How Cyberpunk Did The World Become?

It’s now 33 years since Neuromancer was published – establishing the cyberpunk timeframe as near-future – and that’s as long as either Alexander the Great or Jesus had in this world. It’s long enough for this essay to look back from the vantage point of 2017 and see how cyberpunk Planet Earth ended up becoming in this timeline.

Where Neuromancer and Snow Crash were half right was in their prediction of a matrix within cyberspace that filled the human need for societal interaction. FaceBook and the other giants of social media certainly led the ordinary citizens of meatspace to spend a lot more time in cyberspace, but we are still limited to the bulletin board model.

Advancements in virtual reality technology have been limited, to a large part, by the need for extreme amounts of processing power. A VR setup must be capable of generating a sufficient rate of frames per second to avoid latency from the perspective of the user, because this leads to simulator sickness, which decreases the level of telepresence.

So nothing really like the eponymous all-encompassing virtual environment in The Matrix, or the metaverse, has yet arisen.

Where all of the cyberpunk classics got it right was in the widespread adoption of novel classes of synthetic drugs.

Humans have always loved to experiment with consciousness – use of magic mushrooms, cannabis and alcohol all predate the use of writing. So it was fairly predictable that new advances in chemistry would lead to new frontiers in the exploration of mental space.

Although most of the chemical enhancement in cyberpunk literature has been for the purposes of increasing martial aptitude, as in Lucifer’s Dragon, most of its use in consensual reality has been psychonautic. In other words, here on Earth people mostly use the new waves of drugs to get high – but that doesn’t make for very good fiction.

Blade Runner didn’t foresee much different in the way of human drug consumption, but it did anticipate how close artificial intelligence came to passing the Turing Test. Many people chat with bots on social media without even knowing it – especially in online poker rooms and on large politics pages.

Certainly this film, based on Philip D Dick’s Do Androids Dream Of Electric Sheep?, accurately captured the uneasiness of being a human and dealing with something that appears entirely human but for subtle differences.

Where the classics tended to get it wrong was politically, especially the diminished role of territorial governments. There seemed to be a glib assumption, perhaps expressed in extremis in Snow Crash, that corporations and the influence of corporations would expand to the point where 20th century-style governments no longer held any power.

In reality, hard iron laws like “political power grows out of the barrel of a gun” continue to hold true, and any government capable of raising sufficient taxation to raise an army or secret police will still be a force on the world stage.

In the world of soft power, Transmetropolitan correctly predicted that the political landscape would be as shallow and insane as ever. The absurdity of the various political candidates in Spider Jerusalem’s life are an eerily accurate foretelling of the rise of the Donald Trump/Hillary Clinton circus.

Corporations have started implanting microchips in their employees, which has been a staple of cyberpunk horror for a long time. My own The Verity Key, however, predicted a different path of adoption for microchips under the skin: I figured that people, especially the technophilic, would adopt it themselves for increased access to private space.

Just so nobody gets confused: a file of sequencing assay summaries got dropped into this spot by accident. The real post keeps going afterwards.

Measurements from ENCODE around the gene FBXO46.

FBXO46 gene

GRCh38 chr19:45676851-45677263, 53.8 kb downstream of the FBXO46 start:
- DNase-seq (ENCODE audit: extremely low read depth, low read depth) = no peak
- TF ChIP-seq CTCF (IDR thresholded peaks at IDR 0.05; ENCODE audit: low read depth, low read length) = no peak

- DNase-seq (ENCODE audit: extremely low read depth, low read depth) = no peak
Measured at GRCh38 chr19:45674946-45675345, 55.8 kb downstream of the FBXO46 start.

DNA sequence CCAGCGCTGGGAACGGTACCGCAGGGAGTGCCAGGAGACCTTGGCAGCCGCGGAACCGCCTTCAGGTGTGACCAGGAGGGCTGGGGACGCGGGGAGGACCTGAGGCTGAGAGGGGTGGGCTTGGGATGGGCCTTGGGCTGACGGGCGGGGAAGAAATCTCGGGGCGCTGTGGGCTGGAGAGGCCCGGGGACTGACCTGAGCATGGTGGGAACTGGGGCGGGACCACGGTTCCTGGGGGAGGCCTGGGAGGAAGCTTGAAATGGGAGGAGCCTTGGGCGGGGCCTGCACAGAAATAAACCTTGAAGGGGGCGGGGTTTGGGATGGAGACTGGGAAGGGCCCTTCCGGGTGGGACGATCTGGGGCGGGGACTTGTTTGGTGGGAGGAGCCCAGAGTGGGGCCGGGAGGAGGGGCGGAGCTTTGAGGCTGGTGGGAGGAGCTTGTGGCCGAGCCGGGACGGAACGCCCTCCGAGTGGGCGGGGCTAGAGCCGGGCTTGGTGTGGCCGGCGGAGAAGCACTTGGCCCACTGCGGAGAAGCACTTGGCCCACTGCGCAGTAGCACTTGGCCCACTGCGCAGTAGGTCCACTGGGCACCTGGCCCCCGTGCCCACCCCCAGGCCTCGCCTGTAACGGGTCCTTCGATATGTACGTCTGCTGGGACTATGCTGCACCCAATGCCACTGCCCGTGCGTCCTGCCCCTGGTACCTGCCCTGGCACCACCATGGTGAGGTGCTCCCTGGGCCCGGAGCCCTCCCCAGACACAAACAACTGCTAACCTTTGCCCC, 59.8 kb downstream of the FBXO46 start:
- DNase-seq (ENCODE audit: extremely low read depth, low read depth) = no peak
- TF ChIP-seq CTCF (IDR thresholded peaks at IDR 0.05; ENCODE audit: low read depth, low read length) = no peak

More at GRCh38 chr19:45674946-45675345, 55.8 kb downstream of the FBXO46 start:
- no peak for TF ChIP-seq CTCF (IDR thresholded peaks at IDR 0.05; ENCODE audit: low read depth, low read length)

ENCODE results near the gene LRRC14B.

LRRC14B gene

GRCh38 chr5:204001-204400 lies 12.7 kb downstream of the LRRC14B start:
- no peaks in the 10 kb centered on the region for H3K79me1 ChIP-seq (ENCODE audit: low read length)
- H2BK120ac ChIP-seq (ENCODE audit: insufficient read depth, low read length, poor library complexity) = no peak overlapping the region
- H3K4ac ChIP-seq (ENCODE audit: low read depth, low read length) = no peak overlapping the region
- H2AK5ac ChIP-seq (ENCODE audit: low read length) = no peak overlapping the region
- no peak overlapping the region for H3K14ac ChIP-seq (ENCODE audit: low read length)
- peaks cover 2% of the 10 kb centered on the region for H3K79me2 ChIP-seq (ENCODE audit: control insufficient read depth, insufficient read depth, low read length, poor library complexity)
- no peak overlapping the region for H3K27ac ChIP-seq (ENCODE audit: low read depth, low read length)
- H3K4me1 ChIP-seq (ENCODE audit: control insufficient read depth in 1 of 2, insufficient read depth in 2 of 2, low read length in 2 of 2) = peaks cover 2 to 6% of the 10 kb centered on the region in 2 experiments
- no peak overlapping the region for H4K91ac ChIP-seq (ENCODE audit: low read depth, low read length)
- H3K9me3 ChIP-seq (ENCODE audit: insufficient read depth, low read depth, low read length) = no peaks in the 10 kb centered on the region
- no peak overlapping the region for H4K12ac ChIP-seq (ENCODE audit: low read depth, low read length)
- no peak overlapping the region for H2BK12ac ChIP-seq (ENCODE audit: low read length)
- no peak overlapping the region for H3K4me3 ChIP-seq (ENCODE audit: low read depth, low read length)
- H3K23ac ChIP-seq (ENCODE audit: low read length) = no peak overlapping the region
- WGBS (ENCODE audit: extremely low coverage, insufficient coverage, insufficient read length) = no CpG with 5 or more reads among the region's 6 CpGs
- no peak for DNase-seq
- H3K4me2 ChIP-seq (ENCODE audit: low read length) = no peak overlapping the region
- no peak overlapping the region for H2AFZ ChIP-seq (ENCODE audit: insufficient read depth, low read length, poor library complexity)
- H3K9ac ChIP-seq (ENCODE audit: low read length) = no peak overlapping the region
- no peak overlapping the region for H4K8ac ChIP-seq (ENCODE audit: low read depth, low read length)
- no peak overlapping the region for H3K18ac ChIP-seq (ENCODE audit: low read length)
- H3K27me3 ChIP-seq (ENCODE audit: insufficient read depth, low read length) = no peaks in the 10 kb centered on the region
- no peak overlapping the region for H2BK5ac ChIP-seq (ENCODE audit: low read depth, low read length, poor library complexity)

It remains to be seen if this will happen – the expense involved in reaching a sustainable critical mass might make private adoption of RFID networks unworkable.

Things didn’t really get as dark and dystopic as cyberpunk predicted. This was always the probable outcome for a literary genre that consciously adopted elements of horror from other genres and from film noir. Things really just became weird. Perhaps the most accurate of all – predicting the current obsession with transgenderism – was Joe Haldeman’s The Forever War.

If there are new avenues of cyberpunk still to be explored, it’s possible that they will feature characters who are unrepentant rebels with regard to questions of cognitive freedom, in particular characters pushed underground by new technologies that make intrusion into the mind possible.

That’s one way in which the brilliant anime series Psycho-Pass blazes a new path: from the harder, engineering and physics based sciences towards the biological ones. Much like The Verity Key, the Psycho-Pass series raises the question of what life will look like when neuropsychological technology advances to the point where the private thoughts of every individual have become a public matter.

The controllers of the mindreading technology in Psycho-Pass are public entities (or at least government ones), which makes for an oppressive totalitarian atmosphere, as opposed to the nihilistic anarchy of The Verity Key. Probably this timeline became more nihilistic than totalitarian, but who knows what might still happen?

With news that remote-controlled drones and tank-like war machines running off AI might soon become cheap enough for terrorists or rogue states to use every day against enemy targets, the most cyberpunk elements of human history, fictional or otherwise, may be still to come.

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Vince McLeod is the author of cyberpunk novel The Verity Key and of the upcoming cyberpunk novel The Man With A Thousand Fathers, to be serialised here starting from the summer of 2018.

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